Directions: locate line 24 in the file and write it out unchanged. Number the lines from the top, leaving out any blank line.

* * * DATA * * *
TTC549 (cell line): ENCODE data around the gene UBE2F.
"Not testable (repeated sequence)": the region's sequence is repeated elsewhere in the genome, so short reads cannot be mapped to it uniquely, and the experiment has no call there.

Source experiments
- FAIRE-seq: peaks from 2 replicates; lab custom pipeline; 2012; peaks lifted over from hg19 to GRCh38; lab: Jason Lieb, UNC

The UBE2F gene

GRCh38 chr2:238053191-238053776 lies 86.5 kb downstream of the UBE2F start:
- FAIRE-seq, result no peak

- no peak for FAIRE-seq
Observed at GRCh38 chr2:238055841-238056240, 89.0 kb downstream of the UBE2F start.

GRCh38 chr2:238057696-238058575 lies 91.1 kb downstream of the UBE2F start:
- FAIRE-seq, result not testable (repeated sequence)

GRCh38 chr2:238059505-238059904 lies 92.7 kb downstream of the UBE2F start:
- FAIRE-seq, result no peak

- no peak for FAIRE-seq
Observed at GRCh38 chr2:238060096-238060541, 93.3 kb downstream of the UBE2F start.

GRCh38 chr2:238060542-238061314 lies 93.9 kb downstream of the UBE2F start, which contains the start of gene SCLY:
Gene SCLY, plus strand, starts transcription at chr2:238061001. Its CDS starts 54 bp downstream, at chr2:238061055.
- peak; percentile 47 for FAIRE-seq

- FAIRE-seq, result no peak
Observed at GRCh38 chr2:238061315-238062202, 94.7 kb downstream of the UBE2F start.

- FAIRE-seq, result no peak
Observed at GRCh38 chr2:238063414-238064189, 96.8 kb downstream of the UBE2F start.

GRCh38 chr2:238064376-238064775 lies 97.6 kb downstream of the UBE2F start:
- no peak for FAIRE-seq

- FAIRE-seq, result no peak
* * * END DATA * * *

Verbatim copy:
- no peak for FAIRE-seq